All the segments are seeing growth, but pathogen testing seems to be the fastest growing segment that we are currently manufacturing for. From blood or food testing, to in-field infectious disease testing, pathogen detection spans more than just the medical field. These cards are highly integrated and include antibodies and reagents to complete their tests without needing to get samples to the lab, wait for lab time, and finally have somebody available to interpret the results. The card and the equipment that reads the card does all of this for you.
This section is growing so quickly due to continuous medical research and breakthroughs, and due to the fact that pathogen testing extends beyond the medical field. This helps to give it a wider support base to start with, and allows it to grow even faster as techniques are switched back and forth between medical and non-medical pathogen tests.
Barbella: What are end-users/customers requesting from their POC devices, and how has Preco Inc. met these demands?
Hill and Rusch: Ease of use, reliability and cost seem to be the biggest requests. To help combat these needs Preco has invested in antibody and reagent placement. This allows us to coat any needed chemistry onto the test cards so certain tests no longer need to be done in a lab by highly experienced techs. Having reagent capabilities allows us to produce a much larger range of test cards also. We’ve also invested in our staff, hiring well established quality engineers and managers and have our own in-house biochemist to make sure all the chemistry is designed and coated correctly to give the cards we produce a very high level of reliability out in the field.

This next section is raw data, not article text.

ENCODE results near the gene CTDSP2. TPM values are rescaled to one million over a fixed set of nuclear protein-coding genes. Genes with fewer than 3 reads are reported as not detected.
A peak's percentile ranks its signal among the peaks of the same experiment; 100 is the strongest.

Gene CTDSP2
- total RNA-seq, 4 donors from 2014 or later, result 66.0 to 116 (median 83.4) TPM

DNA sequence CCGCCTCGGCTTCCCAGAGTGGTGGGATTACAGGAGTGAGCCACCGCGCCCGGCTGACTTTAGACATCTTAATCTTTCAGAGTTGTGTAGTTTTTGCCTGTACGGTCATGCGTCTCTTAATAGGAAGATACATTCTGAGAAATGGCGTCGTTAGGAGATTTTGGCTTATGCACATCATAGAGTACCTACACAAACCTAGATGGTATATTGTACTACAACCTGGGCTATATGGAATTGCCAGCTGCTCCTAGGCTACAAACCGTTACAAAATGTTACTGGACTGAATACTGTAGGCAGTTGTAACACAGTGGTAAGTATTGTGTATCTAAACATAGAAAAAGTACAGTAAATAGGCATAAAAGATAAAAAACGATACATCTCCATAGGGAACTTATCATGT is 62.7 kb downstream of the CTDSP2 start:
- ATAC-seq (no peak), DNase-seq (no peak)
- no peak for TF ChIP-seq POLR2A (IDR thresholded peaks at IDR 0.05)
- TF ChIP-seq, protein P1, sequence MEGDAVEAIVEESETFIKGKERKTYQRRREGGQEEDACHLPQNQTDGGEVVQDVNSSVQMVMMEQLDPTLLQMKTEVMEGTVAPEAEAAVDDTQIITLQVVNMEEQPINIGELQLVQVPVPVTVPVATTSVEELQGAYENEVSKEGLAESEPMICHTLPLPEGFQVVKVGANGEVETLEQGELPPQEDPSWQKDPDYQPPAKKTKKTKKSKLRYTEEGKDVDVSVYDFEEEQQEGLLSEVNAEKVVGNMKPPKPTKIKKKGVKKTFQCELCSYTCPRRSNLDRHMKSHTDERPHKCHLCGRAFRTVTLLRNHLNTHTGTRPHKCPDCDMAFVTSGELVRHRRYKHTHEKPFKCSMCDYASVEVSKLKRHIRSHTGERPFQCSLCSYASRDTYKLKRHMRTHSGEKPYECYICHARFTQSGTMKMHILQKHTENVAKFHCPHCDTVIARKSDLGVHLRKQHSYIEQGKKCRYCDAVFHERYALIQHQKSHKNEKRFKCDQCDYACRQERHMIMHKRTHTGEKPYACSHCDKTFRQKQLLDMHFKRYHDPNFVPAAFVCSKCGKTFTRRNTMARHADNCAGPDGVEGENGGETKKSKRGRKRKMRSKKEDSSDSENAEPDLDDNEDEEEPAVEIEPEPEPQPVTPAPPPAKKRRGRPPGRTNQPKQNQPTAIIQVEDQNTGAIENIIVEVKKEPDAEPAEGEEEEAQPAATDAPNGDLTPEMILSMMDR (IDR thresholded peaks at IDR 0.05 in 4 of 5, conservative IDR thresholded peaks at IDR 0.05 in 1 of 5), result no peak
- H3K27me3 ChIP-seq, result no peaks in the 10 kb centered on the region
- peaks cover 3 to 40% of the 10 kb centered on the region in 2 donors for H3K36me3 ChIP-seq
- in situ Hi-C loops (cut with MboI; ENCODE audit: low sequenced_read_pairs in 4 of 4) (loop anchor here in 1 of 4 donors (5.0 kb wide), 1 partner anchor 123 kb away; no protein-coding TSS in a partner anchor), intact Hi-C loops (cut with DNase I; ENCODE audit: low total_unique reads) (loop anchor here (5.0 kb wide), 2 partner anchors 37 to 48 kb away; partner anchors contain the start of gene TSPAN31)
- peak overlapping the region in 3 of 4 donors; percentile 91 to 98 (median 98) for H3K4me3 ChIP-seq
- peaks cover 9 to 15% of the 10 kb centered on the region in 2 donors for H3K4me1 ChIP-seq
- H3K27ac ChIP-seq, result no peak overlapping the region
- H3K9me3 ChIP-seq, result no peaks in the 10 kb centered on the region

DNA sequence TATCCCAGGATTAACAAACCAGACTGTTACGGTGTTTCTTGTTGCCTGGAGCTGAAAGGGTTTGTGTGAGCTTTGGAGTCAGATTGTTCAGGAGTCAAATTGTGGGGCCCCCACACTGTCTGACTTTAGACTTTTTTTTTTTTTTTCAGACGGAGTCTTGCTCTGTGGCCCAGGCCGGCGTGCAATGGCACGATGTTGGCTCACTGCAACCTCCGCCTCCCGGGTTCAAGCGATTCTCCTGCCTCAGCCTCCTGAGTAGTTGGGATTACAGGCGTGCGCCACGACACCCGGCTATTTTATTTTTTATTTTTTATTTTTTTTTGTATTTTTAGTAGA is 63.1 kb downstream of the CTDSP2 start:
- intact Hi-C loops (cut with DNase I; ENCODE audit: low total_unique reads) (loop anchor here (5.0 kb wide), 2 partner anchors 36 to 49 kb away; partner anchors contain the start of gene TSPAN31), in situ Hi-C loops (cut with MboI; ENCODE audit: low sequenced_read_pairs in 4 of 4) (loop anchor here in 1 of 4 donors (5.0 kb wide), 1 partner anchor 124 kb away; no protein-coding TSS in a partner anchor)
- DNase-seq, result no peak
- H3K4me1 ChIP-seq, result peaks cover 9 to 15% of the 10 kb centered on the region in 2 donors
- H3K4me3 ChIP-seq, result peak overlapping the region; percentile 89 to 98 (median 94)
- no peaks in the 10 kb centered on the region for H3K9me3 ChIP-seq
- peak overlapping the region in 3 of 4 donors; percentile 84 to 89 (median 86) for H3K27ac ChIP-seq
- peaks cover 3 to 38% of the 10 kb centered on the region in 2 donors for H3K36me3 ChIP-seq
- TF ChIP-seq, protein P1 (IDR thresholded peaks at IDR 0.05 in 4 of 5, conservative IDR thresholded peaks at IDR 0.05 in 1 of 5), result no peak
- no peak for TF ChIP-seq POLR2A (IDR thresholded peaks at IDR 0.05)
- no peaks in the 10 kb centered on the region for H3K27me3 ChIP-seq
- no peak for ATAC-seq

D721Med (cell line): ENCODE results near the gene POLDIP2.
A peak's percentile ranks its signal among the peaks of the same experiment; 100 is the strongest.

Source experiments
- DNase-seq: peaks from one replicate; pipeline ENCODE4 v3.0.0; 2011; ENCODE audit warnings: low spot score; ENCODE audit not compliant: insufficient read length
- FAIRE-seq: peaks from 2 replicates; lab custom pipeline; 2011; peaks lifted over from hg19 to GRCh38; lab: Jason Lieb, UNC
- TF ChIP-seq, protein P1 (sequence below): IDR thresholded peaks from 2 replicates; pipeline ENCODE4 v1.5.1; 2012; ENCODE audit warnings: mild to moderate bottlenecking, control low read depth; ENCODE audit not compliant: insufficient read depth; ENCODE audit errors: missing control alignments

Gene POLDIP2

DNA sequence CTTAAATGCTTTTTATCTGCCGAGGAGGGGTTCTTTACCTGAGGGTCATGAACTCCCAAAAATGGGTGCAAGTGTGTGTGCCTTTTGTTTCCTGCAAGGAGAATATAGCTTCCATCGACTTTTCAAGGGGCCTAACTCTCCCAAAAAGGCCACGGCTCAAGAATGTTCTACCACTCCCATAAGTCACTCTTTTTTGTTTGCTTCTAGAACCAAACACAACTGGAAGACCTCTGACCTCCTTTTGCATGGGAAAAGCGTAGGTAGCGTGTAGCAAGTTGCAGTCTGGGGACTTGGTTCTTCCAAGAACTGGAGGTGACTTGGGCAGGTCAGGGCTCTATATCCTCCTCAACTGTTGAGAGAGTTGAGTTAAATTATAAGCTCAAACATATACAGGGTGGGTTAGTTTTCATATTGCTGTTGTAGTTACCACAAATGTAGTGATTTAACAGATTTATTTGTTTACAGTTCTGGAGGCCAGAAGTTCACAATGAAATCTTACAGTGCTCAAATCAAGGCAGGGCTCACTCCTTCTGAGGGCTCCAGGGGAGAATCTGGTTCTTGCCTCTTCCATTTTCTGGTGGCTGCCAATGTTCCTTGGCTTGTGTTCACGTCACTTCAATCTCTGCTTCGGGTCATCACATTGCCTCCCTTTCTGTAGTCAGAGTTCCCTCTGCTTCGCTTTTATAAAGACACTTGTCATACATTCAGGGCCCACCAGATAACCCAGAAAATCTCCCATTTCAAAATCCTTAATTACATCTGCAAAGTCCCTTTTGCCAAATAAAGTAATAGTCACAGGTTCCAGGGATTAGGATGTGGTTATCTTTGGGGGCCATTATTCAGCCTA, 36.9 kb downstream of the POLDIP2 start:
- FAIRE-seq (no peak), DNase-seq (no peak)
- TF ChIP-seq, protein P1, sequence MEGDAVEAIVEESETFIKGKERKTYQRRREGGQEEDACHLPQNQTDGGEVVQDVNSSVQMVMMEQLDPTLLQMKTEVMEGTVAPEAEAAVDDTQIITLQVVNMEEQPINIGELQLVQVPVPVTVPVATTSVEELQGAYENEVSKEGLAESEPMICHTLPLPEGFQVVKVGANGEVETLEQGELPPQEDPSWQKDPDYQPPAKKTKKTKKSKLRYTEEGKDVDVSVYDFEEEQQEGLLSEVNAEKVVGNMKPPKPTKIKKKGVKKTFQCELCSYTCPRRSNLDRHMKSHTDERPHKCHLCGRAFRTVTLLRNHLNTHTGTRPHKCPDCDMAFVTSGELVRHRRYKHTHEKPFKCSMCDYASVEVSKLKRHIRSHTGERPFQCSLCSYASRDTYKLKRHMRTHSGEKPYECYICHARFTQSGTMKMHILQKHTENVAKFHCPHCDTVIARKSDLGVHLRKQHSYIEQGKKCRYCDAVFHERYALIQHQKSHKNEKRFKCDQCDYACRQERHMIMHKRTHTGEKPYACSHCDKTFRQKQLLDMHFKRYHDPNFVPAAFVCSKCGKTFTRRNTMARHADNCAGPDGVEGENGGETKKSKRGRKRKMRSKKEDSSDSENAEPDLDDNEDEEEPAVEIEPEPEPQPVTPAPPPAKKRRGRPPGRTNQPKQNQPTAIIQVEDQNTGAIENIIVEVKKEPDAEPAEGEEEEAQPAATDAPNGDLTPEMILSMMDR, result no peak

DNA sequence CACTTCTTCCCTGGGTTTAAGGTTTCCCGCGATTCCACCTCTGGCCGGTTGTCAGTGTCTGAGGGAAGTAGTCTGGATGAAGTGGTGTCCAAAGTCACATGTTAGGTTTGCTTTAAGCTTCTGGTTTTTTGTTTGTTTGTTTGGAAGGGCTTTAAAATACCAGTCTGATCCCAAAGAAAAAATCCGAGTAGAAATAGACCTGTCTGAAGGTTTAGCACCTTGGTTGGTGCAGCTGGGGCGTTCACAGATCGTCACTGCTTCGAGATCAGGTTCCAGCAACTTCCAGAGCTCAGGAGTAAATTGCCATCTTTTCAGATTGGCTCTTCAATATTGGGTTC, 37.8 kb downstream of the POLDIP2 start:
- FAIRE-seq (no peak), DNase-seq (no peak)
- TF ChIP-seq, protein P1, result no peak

Finally, our lasers help us to move customers from product development through market release much faster yielding speed to market benefits. Our laser systems allow us to make design changes in hours, instead of days or weeks it can take to get new hard tooling. It even allows us to make several revisions of a design at the same time to see what testing method will yield the best and most consistent results. Finally, Preco Medical has brought our all new FlexStacker online. With four stack-up stations, an inline press and three cameras per placement head, the FlexStacker was specifically designed with Microfluidics in mind. Cards can be fully assembled in an enclosed clean environment via four different robotic placement heads. If the card is larger than four layers, we simply assemble the first four layers and run it through the FlexStacker as needed until all the needed layers are assembled.
Cost efficiencies are a major factor and is equal in importance to performance requirements. Preco Medical has successfully delivered low cost consumables so our customers meet end-user expectations.